Asexual, aromantic or sexually avoidant?
Asexuality is a spectrum that’s defined by lack of sexual desire and/or interest in sex with other people. Folks who are asexual might have sex, but don’t necessarily go out of their way to hook up. They might masturbate to relieve sexual tension, or even have sex with their partners to increase connection. They could engage in BDSM and kink, maybe as a way to act out and play with feelings of dominance/submission, or simply for the sensory experience of being flogged.
There’s also aromanticism. Aromanticism is a spectrum, but for romantic feelings as a whole. These folks might have sexual desire for another person, but don’t entirely understand these “romantic loves” the average person describes often in flowery detail. They understand and feel love for family and friends, but don’t understand the difference between romantic love and platonic love. Aromantics may desire sex with partners but run away from romantic expectations. There are some that might even experience some romantic feelings but only after a deep sexual connection is established.
The difference between asexuality and sexual avoidance is not easy to spot, even for those experiencing those feelings first-hand. Someone can be asexual and sex-repulsed and also sexually avoidant. The distinction lies further under the surface: while some asexuals might want a sense of sexual desire in order to experience life closer to the “norm”, they aren’t avoiding physical intimacy as a way to bypass immense anxiety. They just simply don’t feel the need to get down and dirty.
Sexually avoidant people desire intimacy but become so anxious they are compelled to hard swerve away from it. Sometimes even the mere thought of sex can make them weak in the knees, and not in a good way. They might fantasize about blowing their crush, but the closest they can get to it would be blowing a paper bag while hyperventilating.
Sexually avoidant people desperately crave the ability to open up to sexual intimacy, but can’t get over the intense anxiety around it. It seems like an impossible task and one fraught with the potential for rejection… so they just abandon it altogether, despite the rising feelings of resentment and loneliness.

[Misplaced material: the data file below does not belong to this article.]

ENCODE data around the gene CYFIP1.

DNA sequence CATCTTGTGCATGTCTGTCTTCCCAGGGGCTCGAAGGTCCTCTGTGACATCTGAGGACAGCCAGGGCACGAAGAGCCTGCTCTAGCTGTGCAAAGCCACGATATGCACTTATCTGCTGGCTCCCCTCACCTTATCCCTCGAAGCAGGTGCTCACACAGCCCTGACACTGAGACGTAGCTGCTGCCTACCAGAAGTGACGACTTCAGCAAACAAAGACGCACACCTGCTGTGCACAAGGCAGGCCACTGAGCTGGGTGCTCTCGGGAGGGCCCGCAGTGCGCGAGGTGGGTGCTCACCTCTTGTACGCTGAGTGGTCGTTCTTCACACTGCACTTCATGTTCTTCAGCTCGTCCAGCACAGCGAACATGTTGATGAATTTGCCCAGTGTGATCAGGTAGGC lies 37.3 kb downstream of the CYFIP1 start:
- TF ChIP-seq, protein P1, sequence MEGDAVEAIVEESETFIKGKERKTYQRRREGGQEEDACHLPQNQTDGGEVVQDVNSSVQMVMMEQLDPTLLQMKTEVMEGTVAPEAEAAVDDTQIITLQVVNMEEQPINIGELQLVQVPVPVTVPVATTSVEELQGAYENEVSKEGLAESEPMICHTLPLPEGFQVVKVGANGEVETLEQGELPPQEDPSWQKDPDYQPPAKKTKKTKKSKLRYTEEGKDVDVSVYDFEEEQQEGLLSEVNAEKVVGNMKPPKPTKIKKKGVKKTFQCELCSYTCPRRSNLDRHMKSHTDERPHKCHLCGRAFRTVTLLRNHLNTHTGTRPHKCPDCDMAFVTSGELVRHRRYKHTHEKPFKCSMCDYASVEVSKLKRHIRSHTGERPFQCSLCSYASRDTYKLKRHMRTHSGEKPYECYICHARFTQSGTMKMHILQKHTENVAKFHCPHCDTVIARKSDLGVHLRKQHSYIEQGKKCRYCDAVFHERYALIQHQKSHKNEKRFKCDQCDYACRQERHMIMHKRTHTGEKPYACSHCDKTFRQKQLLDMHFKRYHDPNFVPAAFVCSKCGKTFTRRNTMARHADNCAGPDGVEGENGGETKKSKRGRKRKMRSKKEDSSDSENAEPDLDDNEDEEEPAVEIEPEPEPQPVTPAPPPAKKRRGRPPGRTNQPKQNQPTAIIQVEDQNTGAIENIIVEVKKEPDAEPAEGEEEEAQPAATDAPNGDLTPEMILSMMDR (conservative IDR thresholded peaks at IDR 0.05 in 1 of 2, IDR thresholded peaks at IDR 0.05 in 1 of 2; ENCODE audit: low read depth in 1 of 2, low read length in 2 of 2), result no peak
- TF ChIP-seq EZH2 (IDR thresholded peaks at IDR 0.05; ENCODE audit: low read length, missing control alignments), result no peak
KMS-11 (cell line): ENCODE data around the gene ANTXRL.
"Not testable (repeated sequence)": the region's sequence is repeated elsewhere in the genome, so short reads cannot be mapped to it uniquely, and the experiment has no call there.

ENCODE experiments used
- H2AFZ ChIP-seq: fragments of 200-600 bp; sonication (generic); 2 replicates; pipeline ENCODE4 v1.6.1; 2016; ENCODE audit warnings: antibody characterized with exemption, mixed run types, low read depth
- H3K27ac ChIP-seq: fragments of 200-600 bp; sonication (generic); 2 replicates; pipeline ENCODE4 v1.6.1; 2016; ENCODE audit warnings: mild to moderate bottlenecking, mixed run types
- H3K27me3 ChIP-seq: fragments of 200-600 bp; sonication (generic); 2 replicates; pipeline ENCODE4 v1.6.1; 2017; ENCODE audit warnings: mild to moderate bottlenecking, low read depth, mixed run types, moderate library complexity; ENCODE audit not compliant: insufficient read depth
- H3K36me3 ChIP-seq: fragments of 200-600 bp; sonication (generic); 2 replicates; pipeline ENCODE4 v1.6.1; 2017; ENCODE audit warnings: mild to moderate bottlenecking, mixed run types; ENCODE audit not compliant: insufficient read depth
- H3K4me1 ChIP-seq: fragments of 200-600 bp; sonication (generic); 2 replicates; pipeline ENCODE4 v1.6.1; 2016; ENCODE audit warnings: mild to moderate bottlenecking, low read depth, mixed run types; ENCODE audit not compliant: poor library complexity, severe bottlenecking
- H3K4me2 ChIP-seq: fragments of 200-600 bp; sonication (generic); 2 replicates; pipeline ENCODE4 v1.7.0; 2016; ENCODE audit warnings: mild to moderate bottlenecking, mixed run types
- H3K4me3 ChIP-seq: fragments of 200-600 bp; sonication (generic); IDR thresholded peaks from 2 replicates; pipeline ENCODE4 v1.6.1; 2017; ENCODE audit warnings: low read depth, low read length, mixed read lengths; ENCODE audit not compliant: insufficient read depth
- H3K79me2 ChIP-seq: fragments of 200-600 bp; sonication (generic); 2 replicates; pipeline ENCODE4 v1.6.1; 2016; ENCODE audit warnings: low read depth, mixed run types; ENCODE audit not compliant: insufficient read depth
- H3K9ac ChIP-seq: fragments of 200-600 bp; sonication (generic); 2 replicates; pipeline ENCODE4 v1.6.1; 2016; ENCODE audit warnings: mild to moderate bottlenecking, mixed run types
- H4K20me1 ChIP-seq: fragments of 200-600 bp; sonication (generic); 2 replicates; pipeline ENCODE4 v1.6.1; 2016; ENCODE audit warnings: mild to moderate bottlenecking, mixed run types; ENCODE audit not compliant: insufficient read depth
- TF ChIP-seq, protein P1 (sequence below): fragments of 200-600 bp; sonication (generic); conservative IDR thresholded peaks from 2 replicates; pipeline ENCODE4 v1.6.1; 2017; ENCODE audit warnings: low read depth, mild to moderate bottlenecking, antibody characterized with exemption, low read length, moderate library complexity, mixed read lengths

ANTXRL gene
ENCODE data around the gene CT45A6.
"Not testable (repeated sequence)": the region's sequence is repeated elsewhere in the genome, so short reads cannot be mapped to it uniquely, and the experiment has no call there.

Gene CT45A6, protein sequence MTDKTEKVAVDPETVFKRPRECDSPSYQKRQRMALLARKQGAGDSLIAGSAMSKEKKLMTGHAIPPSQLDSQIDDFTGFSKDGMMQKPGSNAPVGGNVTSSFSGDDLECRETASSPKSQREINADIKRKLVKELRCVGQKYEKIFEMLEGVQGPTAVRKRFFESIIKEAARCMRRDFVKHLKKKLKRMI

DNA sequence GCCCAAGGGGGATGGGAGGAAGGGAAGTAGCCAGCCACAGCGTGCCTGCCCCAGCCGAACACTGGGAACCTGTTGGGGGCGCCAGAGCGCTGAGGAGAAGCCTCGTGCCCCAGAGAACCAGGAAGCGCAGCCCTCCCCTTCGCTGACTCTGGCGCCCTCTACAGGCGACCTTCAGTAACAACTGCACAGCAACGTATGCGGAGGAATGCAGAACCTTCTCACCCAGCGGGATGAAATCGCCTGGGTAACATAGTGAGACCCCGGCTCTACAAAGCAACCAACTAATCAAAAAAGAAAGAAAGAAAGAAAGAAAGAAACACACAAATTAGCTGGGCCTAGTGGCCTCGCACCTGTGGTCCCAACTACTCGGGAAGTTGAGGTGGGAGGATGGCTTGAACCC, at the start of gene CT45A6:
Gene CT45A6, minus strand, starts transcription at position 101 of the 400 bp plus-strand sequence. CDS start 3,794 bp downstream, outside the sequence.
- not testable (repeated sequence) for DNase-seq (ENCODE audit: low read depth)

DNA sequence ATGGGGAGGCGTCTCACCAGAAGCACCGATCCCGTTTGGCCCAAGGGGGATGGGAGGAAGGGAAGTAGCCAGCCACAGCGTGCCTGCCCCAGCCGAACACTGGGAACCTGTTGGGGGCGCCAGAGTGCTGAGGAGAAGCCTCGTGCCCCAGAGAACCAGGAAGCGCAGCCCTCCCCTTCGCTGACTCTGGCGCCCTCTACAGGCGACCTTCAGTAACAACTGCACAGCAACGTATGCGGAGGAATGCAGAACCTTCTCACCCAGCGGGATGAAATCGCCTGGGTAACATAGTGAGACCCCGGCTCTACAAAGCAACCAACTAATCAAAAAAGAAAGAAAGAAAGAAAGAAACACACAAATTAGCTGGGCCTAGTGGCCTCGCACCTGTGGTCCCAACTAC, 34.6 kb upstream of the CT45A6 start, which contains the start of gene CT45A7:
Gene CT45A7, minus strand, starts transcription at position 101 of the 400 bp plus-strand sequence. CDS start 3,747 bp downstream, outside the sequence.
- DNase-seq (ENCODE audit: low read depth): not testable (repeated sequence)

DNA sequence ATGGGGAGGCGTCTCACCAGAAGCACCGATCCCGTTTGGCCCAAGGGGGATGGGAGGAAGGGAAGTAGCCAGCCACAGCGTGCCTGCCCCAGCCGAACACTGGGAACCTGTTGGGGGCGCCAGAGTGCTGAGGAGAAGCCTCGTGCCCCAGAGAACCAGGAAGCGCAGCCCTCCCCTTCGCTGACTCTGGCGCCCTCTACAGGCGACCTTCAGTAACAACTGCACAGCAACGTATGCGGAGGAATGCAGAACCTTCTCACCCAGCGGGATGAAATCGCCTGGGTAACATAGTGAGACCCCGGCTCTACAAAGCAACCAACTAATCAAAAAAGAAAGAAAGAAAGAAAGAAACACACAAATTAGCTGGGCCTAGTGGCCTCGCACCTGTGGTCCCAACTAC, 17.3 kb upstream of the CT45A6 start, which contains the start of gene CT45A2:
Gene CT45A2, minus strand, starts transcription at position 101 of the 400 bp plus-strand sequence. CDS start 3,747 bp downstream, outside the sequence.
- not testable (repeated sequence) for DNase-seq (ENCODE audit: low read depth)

Why do we become sexually avoidant?
There are other reasons why people may lose interest in sex. There might have been horrific trauma from sexual assault or lasting feelings of betrayal from being cheated on by a partner.
Many people on medications begin to notice an unpleasant side-effect: they lose their sex drive. Most mood-altering medications like antidepressants or meds for pain management tend to lower someone’s libido or make climax take longer. It can lead to sex becoming more painful and emotionally can lead to them feeling disheartened.
I had recently started anxiety meds, so that could have certainly applied to me. Still, the avoidance had begun months earlier. It didn’t explain the whole story.
The first issue I had to consider: was I asexual? The internet seemed to think I was, at least at first. People suggested kindly that I was… maybe… a repressed asexual. Some even hinted that I might not be wired for romance, and somewhere on the aromantic scale.
I took the time to consider that possibility. At first, I embraced the term with open arms. I got the same rush of relief I got when I canceled plans for an event I was anxious about. Soon after, the feeling of being relieved quickly dissipated. Instead of that lasting relief, most people reported feeling after embracing their asexuality, I got angry.